Big Money Enters Debate Over Race and Admissions at Stuyvesant

Follow the money they typically say.

Ronald S. Lauder, the billionaire cosmetics heir, and Richard D. Parsons, the former chairman of Citigroup, have for decades had their hands in New York City affairs. Mr. Lauder ran a failed bid for mayor and successfully led a campaign for term limits for local elected officials. Mr. Parsons has been a prominent adviser to two mayors.


Now, they are teaming up to try to influence one of the city’s most intractable and divisive debates: how to address the lack of black and Hispanic students at Stuyvesant High School, Bronx High School of Science and the other elite public high schools that use a test to determine admission.

Billionaire joins push to stop de Blasio’s high school admissions test plan

Powerful specialized high school alumni have now promised to put MILLIONS into lobbying against replacing the embattled 114 multiple-choice exam as the sole admissions criteria for these schools.

Cosmetics tycoon Ron Lauder is bankrolling a multimillion-dollar effort to stop Mayor Bill de Blasio from eliminating the admissions test to the city’s top high schools, sources told The Post on Monday.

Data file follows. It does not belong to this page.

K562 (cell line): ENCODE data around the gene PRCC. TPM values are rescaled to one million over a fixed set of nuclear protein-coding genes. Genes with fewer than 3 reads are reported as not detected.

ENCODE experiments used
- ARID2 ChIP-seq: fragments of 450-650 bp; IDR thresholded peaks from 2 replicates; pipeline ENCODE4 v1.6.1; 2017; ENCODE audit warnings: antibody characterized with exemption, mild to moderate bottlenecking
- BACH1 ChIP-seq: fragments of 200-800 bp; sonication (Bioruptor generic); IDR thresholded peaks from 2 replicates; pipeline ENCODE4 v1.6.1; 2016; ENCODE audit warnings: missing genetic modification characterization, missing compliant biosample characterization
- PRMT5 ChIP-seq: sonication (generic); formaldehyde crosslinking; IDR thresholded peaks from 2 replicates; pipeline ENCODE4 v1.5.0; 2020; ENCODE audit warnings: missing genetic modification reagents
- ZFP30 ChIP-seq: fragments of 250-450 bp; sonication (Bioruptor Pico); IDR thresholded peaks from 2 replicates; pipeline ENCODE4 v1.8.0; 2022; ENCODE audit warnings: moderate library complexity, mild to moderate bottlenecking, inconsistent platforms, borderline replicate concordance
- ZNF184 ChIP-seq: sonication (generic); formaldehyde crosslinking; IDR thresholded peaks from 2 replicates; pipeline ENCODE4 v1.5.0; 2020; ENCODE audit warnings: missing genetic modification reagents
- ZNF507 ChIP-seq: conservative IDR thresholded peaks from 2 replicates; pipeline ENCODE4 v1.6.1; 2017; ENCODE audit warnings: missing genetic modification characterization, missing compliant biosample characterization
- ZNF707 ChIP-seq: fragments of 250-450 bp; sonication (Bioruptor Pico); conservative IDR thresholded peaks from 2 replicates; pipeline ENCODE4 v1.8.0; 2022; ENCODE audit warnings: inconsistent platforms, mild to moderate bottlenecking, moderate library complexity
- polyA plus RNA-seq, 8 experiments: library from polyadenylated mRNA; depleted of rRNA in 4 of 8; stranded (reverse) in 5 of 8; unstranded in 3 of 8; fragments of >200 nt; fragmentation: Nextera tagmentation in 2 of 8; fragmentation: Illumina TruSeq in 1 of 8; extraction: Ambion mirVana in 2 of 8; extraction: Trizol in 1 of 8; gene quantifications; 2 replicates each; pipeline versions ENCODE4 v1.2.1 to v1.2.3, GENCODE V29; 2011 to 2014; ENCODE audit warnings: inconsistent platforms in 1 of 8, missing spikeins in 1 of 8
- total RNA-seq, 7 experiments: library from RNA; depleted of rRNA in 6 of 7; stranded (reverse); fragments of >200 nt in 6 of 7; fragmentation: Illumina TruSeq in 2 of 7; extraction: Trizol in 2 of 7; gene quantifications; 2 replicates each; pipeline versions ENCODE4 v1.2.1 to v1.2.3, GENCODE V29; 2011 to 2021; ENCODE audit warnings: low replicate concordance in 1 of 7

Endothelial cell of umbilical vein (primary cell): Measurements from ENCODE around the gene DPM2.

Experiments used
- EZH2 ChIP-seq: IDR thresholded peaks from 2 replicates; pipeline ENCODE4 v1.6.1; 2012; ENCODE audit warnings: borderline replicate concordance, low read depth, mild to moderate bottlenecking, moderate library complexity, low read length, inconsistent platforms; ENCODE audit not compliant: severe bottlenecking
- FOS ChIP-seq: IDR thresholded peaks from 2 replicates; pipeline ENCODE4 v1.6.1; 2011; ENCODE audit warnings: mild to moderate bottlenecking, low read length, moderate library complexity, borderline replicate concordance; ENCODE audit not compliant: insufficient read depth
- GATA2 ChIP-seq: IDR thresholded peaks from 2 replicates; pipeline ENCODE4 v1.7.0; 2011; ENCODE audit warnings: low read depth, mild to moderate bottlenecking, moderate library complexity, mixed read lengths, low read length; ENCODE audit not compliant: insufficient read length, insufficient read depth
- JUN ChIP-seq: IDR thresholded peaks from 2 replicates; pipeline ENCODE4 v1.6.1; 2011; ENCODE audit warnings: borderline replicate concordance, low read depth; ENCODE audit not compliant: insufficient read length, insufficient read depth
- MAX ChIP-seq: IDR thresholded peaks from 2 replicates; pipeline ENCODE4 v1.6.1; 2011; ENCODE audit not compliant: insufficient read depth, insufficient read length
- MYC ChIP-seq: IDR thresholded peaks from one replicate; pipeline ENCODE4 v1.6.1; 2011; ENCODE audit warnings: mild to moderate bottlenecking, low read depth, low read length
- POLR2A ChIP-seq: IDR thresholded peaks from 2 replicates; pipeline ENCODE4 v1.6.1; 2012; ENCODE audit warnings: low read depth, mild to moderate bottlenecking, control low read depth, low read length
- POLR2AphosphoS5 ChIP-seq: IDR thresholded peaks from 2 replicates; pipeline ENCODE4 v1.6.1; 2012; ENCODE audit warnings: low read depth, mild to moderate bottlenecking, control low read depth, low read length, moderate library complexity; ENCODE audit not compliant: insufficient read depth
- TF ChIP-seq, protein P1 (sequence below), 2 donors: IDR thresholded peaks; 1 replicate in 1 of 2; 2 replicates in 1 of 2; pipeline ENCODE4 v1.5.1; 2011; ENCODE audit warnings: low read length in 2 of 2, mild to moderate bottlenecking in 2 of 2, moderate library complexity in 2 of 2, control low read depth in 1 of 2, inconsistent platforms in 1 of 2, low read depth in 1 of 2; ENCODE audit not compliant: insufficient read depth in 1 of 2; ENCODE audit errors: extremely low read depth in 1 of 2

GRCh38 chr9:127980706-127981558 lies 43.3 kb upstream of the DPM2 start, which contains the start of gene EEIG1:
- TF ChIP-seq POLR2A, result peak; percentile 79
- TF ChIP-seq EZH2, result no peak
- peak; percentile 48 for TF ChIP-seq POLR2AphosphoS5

The billionaire Clinique chairman — a 1961 graduate of the Bronx High School of Science— is prepared to spend at least “seven figures” of his personal fortune on TV commercials and other efforts to block de Blasio’s controversial proposal, sources said.

Stuyvesant’s Admissions-Test Backers Hire Lobbyist

How your government actually works…

Stanley Ng, one of the founders of the “Scholastic Merit Fund,” said Thursday it had raised $25,000 this fall and hopes to raise $100,000 by January to protect the 1971 law that mandates the admissions test for at least three of the eight specialized high schools.

[…]

The fund hired lobbying firm Parkside Group, LLC for $60,000 from Oct. 2 through Sept. 30, 2019, plus certain expenses, according to a filing with the state Joint Commission on Public Ethics.